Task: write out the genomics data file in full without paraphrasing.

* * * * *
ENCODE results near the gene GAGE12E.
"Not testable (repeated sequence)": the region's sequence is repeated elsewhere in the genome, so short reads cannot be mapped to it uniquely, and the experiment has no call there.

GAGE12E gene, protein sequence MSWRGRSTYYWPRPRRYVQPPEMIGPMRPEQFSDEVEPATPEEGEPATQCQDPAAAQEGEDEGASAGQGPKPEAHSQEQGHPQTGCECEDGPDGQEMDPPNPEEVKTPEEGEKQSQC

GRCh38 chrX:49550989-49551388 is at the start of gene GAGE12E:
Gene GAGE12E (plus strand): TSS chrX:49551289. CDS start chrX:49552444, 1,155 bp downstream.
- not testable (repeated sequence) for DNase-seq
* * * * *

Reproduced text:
ENCODE results near the gene GAGE12E.
"Not testable (repeated sequence)": the region's sequence is repeated elsewhere in the genome, so short reads cannot be mapped to it uniquely, and the experiment has no call there.

GAGE12E gene, protein sequence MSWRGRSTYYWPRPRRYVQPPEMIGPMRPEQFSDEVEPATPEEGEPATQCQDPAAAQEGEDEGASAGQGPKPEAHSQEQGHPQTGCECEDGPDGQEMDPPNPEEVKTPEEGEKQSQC

GRCh38 chrX:49550989-49551388 is at the start of gene GAGE12E:
Gene GAGE12E (plus strand): TSS chrX:49551289. CDS start chrX:49552444, 1,155 bp downstream.
- not testable (repeated sequence) for DNase-seq